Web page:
We could even continue to draw larger height-balanced trees and see this pattern continue, even as the height of a tree gets immensely large.
So, how can transform this pattern out into something more abstract? We derive this pattern to the following formula: “the height of a tree n is equivalent to the sum of the heights of trees n-1 plus n-2 plus 1”.
Another way to think about this is that the minimum number of nodes to create a tree of height n is by combining the two trees that come before it, and adding another node for the root node. In other words, in order to determine the minimum number of nodes necessary to create a tree with a height of 10, you’d need the number of nodes from the tree with a height of 9 and with a height of 8, plus one additional node for the root node.
If we sum the two AVL trees before the one we’re looking for, we can programmatically figure out the minimum number of nodes we’ll need to create any given height-balanced AVL tree.
VoilÃ ! We’ve discovered the Fibonacci sequence right under our noses!
The pattern of “summing two numbers to get the third number is known as the Fibonacci sequence, named after Leonardo Fibonacci. What young Leonardo stumbled upon could be summarized as a mathematical sequence that follows a single rule, which is exactly what we know to be the Fibonacci sequence:
every number after the first two numbers is the sum of the two numbers that preceded it.
Once we have the first two numbers of the Fibonacci sequence, we have enough to build the entire thing (but it goes on forever and forever, so we’ll just skip that for now)! And it just so happens that the first two numbers are pretty easy to remember: they’re 0 and 1.
We already know that there’s some kind of correlation between the Fibonacci sequence and the left and right subtree of a height-balanced AVL tree. Namely, we know that the minimum number of nodes for a tree with a height of H will be the two minimum node trees that come before it, plus one more node for the root node.
Since we derived a formula in the previous section to determine the height of the tree based on the number of nodes, can we use the Fibonacci sequence to determine the reverse? Can we abstract out a formula to determine the minimum number of nodes for a tree based on it’s height?
Of course we can!
Let’s break down the math that’s working behind the scenes here and see if we can figure out what’s actually going on.
In the illustration shown here, we’re going to do the reverse of the formula we deduced earlier, which means that we’ll continue working with a tree with a height H of 5. If we’re looking for n, the minimum number of nodes for a tree of height H, we can find the Fibonacci number located at the index of Fibonacci[H+2], and subtract one from it in order to determine the minimum number of nodes to create a tree of height H.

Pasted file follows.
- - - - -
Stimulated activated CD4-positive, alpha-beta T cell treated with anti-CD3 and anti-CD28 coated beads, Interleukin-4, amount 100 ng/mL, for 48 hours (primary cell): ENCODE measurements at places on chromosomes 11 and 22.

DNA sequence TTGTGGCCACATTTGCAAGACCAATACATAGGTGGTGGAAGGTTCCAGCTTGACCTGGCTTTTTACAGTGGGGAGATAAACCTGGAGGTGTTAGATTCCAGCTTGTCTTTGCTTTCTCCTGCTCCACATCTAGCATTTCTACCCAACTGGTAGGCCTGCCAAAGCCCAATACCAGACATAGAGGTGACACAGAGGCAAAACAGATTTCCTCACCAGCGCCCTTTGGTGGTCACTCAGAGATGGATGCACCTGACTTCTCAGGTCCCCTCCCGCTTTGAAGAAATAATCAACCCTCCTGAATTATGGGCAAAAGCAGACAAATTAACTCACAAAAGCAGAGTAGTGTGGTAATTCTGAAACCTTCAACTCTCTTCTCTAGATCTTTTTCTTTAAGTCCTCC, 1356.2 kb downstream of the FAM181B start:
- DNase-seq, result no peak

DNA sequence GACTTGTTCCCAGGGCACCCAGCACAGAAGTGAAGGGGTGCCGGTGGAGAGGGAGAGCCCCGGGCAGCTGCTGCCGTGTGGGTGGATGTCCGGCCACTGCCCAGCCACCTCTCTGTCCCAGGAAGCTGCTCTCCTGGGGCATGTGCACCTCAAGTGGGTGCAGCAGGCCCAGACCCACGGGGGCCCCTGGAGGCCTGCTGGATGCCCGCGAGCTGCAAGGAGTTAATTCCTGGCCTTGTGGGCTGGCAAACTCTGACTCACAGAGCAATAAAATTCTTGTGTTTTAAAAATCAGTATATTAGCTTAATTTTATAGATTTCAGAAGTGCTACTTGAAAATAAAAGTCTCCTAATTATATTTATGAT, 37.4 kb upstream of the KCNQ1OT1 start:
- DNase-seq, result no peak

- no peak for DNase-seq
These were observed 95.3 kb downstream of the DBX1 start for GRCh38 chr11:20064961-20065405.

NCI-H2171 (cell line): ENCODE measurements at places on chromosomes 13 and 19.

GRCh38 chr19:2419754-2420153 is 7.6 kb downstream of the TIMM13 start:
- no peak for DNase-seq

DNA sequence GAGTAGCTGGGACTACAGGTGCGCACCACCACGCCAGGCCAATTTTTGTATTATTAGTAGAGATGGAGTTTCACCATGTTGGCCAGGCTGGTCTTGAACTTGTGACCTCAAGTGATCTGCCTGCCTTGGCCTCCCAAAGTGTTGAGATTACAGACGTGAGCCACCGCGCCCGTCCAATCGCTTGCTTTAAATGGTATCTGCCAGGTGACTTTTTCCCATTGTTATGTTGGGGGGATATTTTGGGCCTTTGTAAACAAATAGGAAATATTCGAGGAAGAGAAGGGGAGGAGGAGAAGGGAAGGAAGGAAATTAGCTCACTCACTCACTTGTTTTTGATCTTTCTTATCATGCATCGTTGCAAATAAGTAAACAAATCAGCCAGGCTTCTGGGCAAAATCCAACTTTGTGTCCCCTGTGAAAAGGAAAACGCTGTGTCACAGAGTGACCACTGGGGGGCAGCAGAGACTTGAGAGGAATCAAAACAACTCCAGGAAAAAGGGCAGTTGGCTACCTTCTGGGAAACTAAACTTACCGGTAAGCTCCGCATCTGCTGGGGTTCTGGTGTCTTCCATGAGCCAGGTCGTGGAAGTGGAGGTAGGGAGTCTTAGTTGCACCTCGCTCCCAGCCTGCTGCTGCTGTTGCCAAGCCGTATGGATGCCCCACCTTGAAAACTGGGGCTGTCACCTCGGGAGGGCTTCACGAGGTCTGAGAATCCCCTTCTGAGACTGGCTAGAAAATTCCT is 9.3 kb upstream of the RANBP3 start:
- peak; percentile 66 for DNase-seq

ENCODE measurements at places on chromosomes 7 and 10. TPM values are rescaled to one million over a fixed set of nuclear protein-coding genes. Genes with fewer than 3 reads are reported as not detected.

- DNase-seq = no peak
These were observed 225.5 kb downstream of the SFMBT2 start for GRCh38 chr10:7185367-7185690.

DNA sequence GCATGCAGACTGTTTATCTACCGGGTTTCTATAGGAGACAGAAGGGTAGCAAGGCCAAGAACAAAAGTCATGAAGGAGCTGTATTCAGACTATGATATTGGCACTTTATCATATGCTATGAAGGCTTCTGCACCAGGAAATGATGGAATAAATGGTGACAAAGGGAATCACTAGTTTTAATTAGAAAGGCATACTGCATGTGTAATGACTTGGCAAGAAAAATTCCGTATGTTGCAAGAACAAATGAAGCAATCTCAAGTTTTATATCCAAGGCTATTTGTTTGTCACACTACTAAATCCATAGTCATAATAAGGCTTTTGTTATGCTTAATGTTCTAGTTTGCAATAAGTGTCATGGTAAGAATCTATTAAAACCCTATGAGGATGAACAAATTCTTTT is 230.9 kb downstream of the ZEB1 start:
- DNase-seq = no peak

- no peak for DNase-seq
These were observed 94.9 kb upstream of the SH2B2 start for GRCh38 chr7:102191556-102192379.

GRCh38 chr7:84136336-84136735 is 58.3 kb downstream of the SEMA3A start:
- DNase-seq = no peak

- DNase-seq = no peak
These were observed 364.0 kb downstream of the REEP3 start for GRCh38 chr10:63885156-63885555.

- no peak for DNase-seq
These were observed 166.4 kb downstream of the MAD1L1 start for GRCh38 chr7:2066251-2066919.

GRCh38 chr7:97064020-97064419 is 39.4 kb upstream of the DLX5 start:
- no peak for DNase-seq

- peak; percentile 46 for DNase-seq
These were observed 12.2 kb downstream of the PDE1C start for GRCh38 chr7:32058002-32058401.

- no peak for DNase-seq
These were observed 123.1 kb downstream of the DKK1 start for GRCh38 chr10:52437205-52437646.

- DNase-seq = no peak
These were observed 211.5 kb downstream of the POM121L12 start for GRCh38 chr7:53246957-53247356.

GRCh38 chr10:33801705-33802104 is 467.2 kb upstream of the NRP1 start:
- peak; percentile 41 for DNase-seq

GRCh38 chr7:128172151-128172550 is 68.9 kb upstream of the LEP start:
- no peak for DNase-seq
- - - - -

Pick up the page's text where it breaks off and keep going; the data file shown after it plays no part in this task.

So, in the case of a tree with a height H of 5, we’ll need to find the Fibonacci number at the index of 5 + 2, or 7. Recall that we indexed our Fibonacci sequence beginning with 0 as the first index, so the element at Fibonacci will give us 13. Since 13 - 1 is 12, we know that we’ll need a minimum of 12 nodes to create a tree with a height of 5.
When we drew out a balanced tree with a height of 5 in the previous section, that’s exactly how many nodes we had!
Okay, what about a tree with a height H of 6? Well, 6 + 2 is 8, and the element located at the index of Fibonacci would be the number 21. Remember, even if we don’t know the element at the index of Fibonacci, we know that Fibonacci = 8 and Fibonacci = 13, which means we can sum these two in order to get the next element in the sequence. Since Fibonacci = 21, we can subtract one from it and know that we need, at a minimum, 20 nodes in order to create a height-balanced AVL tree with a height of 6.
Rad! We just reversed our first formula, which used the Fibonacci pattern, into its opposite…which also uses the Fibonacci pattern!
Okay, that’s pretty cool, but it’s about to get even cooler.
The sequence that has long been attributed to (and named for!) Fibonacci was actually discovered hundreds of years earlier by ancient Indian mathematicians, way back in the 6th century. It was only with Fibonacci’s discovery of it 600 years later that the western world came to know of this sequence, and were thus able to study it in even greater depth.